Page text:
We know that the Wizards often play a match-up zone, which not only helps to mask individual defensive inefficiencies, but also works to push the opponents away from the basket. As mentioned, past Wizards defensive problems involve opponents getting easy shots in the lane. Randy Ayers has altered that trend in the right direction. This is even more evident when you look at the eFG% that the Wizards have given up on close range shots. In 2006-2007, opponents shot 60.4% from close range, 61.6% during the four years prior to 07-08. This past season, that percentage improved to 58.8%; points from close range also went down by 3.3 (from 25.8 ppg to 22.5).
Look, I’m not going to deny that the Wizards don’t have a laundry list of defensive issues. My #1 assertion has been that the Wizards need to acquire a lock-down perimeter defender in the off-season. They need someone to limit dribble penetration by the oppositions best creator. The match-up zone allowed the Wizards to make opponents shoot from the outside more, but assisted baskets on those jumper attempts increased from 67% (also the previous 4-year average) to 71% in 07-08. No one is pressuring the ball on the perimeter while possessing the quickness to intelligently play passing lanes and the ability to contest shots with discipline.
Finally, the 2007-2008 defensive shooting stats for the Wizards are astounding.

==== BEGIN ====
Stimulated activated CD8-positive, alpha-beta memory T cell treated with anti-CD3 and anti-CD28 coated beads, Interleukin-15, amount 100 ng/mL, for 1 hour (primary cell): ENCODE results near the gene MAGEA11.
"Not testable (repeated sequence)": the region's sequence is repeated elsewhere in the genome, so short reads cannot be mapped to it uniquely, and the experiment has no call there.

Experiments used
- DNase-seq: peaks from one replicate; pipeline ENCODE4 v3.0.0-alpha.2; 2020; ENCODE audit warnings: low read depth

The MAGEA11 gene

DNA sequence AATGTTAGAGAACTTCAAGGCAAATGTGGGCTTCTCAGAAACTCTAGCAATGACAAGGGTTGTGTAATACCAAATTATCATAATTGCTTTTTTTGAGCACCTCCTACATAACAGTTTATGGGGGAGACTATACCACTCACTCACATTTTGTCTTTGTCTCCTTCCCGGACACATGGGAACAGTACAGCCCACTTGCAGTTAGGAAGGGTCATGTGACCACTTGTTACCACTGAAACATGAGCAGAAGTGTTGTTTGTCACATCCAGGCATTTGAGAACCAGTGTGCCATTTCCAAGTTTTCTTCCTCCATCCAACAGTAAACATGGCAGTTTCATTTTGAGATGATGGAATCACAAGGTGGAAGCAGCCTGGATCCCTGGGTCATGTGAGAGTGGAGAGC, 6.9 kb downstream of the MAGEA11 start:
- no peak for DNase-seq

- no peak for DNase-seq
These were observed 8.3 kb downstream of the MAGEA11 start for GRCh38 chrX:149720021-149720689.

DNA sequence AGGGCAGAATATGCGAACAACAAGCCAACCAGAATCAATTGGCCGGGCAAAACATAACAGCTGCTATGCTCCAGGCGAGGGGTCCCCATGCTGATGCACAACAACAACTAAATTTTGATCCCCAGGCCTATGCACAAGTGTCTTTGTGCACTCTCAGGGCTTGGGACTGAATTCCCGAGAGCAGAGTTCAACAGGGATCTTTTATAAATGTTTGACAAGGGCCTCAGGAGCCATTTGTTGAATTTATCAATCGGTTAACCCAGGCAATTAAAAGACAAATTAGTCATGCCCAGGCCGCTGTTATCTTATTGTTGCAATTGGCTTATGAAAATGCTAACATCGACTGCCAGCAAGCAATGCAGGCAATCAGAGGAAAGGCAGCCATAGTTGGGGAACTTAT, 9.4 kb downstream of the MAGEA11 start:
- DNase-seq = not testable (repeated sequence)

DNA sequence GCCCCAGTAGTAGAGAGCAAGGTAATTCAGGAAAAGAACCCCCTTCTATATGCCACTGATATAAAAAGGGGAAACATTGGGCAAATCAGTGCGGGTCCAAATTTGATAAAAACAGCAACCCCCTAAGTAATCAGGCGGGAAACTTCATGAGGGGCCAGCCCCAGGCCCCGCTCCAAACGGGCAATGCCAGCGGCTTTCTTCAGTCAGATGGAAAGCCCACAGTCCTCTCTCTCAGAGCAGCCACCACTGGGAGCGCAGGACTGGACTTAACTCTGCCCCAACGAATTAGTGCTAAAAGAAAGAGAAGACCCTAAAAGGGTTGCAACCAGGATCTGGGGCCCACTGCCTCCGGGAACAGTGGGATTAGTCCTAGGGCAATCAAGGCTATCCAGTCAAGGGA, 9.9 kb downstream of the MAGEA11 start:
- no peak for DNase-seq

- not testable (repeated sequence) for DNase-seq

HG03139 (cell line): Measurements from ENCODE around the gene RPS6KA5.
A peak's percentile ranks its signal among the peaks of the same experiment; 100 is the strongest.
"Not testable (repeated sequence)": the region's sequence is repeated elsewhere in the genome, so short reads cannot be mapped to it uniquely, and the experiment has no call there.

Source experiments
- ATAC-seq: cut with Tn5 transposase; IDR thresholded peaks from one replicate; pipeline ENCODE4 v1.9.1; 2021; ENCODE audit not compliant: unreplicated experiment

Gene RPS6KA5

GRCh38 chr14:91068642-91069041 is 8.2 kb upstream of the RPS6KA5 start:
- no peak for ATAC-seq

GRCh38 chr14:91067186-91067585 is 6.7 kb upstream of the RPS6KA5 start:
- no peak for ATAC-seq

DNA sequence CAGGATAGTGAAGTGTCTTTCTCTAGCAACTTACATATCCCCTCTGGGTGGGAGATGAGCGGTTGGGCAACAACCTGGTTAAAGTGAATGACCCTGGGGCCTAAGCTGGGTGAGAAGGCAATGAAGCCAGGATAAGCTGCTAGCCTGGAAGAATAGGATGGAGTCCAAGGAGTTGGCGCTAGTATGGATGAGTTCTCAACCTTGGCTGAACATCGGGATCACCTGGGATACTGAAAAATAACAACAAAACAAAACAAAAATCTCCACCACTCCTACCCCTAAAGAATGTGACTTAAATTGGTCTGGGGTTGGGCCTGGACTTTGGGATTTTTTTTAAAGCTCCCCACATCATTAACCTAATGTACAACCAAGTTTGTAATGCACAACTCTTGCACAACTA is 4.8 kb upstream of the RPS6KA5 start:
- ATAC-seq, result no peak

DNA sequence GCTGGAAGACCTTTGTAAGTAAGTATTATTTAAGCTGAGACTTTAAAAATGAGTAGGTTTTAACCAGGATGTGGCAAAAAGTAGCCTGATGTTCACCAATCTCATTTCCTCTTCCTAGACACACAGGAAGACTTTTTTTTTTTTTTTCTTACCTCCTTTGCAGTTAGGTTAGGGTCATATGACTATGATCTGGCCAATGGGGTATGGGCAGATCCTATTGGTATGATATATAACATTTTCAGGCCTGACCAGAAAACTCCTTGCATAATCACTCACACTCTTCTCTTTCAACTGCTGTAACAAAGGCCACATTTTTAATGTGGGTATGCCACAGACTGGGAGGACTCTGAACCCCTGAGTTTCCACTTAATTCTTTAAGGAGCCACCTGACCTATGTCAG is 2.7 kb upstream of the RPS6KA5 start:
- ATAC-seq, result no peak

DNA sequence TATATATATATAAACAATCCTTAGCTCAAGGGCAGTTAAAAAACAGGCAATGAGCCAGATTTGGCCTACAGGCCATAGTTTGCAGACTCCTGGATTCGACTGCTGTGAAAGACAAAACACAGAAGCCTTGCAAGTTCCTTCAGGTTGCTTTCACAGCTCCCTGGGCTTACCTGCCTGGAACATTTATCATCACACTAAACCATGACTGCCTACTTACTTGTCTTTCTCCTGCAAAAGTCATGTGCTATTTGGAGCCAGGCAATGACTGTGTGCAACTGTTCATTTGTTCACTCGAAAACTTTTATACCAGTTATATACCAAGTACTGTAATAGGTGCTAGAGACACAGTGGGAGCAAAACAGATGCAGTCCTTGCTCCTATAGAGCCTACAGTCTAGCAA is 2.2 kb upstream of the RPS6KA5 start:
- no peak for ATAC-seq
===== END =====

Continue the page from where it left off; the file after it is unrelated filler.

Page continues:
- The Wizards gave up an NBA worst 38.6% on opponent 3-point shots (tied with the Pacers). The Wizards opposition also jacked treys on 27% of all attempts, an NBA high.
- In contrast, Wizards limited opponents to 36.7% on 2-point jumpers, second best in the NBA only to the Boston Celtics. Yet, the Wizards were tied with Philly in giving up the highest percentage of assists on 2-point jumpers at 59%.
- More NBA Worsts: The Wizards gave up 65.8% on inside shots. But, only 30% of opponent attempts came on inside shots, tied for 2nd lowest in the league.
The Wizards did better as a team to pack in the zone and make opponents shoot worse from close range, while keeping them around the perimeter more often. That’s a tangible defensive improvement in the right direction, the result of good coaching. But to advance further, all players must progress as individual defenders.
I’ll defer to the age-old adage that you can use statistics to prove anything….it’s all about how they are deciphered. In my personal translation, the coaches are pulling more than their share of the weight. It’s time to get the right personnel in place and for the returning players to show the will to play defense. The final word on Wizards defensive improvement? Let’s just say that it falls somewhere between a fallacy and dramatic, and I’m putting 60% of the weight on the side of the former.
As mentioned, in looking for evidence of defensive improvement from 06-07 to 07-08, I gathered data for Eddie Jordan’s 5 years as head coach in DC. Did you know? That opponent eFG% for shots taken with three seconds or less left on the shot clock have increased each season…..by an average of 5.5%? I’ve broken down each year below, but think about that. What does it mean? Playing the word association game, focus immediately comes to mind. Something is happening which is leading to a defensive breakdown late in the shot clock, and the trend is significant. Is there a mental breakdown, or is it physical fatigue?
Year – Opponent eFG% (3 seconds or less left on shot clock)
07-08 – 46.4%
06-07 – 44.8%
05-06 – 42.1%
04-05 – 40.4%
03-04 – 37.5%